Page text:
Electrospray ionization tandem mass spectrometry-based structure elucidation of lipid A molecules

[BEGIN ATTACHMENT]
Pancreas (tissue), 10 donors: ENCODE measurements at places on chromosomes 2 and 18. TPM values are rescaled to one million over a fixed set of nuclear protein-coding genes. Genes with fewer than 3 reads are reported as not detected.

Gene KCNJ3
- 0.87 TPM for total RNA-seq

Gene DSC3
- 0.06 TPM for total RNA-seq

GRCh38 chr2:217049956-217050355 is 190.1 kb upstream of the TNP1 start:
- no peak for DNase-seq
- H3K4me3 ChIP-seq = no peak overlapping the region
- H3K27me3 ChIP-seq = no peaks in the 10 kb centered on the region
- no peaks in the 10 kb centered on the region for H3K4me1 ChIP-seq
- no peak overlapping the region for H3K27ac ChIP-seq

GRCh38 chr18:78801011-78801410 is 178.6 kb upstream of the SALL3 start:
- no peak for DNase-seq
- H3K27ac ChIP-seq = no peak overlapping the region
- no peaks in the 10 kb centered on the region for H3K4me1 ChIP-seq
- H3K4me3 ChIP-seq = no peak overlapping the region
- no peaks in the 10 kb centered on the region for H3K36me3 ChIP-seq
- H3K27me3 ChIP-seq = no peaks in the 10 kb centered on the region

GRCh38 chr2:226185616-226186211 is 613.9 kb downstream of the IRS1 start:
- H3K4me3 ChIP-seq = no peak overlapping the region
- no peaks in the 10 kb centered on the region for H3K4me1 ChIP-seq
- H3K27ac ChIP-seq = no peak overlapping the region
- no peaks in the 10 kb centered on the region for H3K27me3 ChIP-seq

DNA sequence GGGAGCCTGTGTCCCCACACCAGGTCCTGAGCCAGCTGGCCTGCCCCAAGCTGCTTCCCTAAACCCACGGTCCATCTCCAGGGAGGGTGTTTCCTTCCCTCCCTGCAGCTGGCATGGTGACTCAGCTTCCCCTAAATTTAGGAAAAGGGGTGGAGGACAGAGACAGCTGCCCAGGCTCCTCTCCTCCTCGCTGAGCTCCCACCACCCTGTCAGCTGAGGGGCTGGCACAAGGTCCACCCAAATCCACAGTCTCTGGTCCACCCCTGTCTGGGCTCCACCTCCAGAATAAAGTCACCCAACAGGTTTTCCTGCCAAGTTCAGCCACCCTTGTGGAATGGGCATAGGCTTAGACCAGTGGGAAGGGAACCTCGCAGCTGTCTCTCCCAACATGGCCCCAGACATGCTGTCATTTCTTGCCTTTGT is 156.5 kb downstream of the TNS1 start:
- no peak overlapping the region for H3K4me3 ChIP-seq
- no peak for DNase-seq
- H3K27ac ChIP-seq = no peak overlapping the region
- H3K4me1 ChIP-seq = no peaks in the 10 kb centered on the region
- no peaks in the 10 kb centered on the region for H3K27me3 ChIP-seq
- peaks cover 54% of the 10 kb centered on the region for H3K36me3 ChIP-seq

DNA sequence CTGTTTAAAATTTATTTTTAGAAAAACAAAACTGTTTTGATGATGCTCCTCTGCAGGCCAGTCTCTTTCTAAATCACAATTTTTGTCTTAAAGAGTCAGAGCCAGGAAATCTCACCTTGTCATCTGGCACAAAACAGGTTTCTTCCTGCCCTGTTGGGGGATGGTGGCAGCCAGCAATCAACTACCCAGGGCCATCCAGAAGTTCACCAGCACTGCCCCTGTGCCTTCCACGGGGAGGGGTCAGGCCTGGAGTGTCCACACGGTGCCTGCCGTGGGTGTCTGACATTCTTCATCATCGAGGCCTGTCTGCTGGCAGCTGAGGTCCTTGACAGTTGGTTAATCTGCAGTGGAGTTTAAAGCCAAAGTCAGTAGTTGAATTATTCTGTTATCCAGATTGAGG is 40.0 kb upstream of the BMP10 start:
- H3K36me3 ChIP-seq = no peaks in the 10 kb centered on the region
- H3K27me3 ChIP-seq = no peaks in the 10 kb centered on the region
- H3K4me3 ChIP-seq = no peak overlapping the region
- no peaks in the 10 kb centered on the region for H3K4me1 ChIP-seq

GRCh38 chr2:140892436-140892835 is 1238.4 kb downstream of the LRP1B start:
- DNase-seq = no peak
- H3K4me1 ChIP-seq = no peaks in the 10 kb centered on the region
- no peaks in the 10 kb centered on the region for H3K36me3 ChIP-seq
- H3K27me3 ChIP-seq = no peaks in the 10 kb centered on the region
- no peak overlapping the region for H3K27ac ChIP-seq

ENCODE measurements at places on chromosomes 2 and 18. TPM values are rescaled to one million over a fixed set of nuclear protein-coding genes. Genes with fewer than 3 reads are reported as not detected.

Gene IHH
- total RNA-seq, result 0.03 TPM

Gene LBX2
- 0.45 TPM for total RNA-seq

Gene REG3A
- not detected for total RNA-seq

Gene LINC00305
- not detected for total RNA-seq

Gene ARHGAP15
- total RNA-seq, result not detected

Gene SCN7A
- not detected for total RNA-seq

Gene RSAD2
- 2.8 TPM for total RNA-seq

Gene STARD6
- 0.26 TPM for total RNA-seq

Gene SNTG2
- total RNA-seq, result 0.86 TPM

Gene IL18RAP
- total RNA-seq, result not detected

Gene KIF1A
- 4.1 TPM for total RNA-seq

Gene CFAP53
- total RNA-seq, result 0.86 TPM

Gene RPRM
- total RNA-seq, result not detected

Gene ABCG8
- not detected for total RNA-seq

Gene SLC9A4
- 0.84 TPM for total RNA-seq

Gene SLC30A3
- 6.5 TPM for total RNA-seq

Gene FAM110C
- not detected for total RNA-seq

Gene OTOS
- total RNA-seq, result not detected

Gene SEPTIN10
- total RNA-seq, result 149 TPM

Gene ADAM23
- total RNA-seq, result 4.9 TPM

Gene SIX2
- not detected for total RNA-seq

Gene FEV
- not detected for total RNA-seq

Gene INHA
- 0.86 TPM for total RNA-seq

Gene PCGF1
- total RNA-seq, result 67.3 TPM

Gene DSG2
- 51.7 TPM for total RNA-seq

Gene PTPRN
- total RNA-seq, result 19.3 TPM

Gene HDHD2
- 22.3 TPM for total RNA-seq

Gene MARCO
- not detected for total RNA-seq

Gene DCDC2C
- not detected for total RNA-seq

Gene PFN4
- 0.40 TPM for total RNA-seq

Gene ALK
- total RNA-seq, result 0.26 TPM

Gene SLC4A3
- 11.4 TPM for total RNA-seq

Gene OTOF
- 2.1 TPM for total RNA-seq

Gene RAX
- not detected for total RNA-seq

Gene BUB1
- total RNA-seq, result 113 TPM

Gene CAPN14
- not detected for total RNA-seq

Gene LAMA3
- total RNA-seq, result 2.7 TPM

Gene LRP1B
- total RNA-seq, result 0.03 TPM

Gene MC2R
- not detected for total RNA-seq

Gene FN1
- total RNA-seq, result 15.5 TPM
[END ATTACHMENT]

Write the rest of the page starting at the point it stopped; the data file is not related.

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The main cause of death in intensive care units in hospitals around the world is septicemia, a serious bloodstream infection that may progress to sepsis and septic shock (Beutler and Rietschel, 2003). Septicemia happens when bacteria and their toxins enter the bloodstream from a bacterial infection in another part of the body, commonly the skin, lungs, kidneys, or bladder. People with chronic health conditions and weakened immune system are at a higher risk of septicemia due to their increased susceptibility to bacterial infections. In case of a Gram-negative bacterial infection, the uncontrolled growth and membrane lysis of bacteria results in the release of large amounts of membrane-associated lipopolysaccharide (LPS, endotoxin) in the bloodsream, which can, in turn, lead to exaggerated immune responses, called sepsis (Rietschel and Brade, 1992; Cavaillon, 2018). In serious cases, sepsis can result in dangerously low blood pressure, called septic shock, which can be fatal to the host. Paradoxically, under normal circumstances, Gram-negative bacteria (e.g., intestinal bacteria, or bacteria in home dust) have been known by upregulating the immune system by releasing small amounts of LPS that act as immunostimulants (Galanos and Delves, 1998; Gehring et al., 2020; Mbongue et al., 2022). Thus, in order to understand the diverse effects of LPS molecules on the human body, detection of their chemical structure, especially their lipid A portion – the primary immunostimulator of LPS (Zahringer et al., 1994) – is essential. At present, mass spectrometry is the most efficient method for exposing chemical structures of bacterial lipid A (Kilár et al., 2013) . Soft ionization techniques such as electrospray (ESI) and matrix-assisted laser desorption/ionization (MALDI) are used extensively to investigate the structural characteristics of these biomolecules. Tandem 9 mass spectrometry (MS/MS), and particularly, higher order tandem mass spectrometry (MSn ) in an ion trap mass analyzer is a powerful technique to demonstrate structural heterogeneity present in a lipid A extract. Not least, chemical structure information is especially important for the development of lipid A-based vaccine adjuvants.